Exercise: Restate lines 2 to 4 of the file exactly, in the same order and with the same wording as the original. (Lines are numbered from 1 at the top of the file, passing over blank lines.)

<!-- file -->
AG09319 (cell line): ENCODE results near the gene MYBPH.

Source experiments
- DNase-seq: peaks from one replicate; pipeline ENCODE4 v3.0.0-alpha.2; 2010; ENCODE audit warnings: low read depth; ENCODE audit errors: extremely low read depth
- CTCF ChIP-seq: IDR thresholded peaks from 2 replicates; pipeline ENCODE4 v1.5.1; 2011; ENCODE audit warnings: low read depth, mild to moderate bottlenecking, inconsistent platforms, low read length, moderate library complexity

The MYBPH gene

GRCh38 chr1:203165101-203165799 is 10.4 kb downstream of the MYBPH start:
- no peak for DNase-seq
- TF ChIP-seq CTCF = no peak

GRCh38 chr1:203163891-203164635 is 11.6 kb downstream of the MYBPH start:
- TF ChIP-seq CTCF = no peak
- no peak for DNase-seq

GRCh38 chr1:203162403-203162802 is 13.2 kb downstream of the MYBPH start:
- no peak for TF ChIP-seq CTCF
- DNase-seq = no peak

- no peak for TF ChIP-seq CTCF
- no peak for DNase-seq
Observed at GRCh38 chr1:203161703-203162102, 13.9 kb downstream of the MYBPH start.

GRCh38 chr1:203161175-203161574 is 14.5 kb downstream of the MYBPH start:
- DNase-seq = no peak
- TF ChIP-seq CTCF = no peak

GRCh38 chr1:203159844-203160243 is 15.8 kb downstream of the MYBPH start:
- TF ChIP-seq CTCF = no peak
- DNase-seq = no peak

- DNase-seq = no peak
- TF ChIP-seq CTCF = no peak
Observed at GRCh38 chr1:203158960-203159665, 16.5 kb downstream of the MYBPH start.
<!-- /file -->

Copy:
Source experiments
- DNase-seq: peaks from one replicate; pipeline ENCODE4 v3.0.0-alpha.2; 2010; ENCODE audit warnings: low read depth; ENCODE audit errors: extremely low read depth
- CTCF ChIP-seq: IDR thresholded peaks from 2 replicates; pipeline ENCODE4 v1.5.1; 2011; ENCODE audit warnings: low read depth, mild to moderate bottlenecking, inconsistent platforms, low read length, moderate library complexity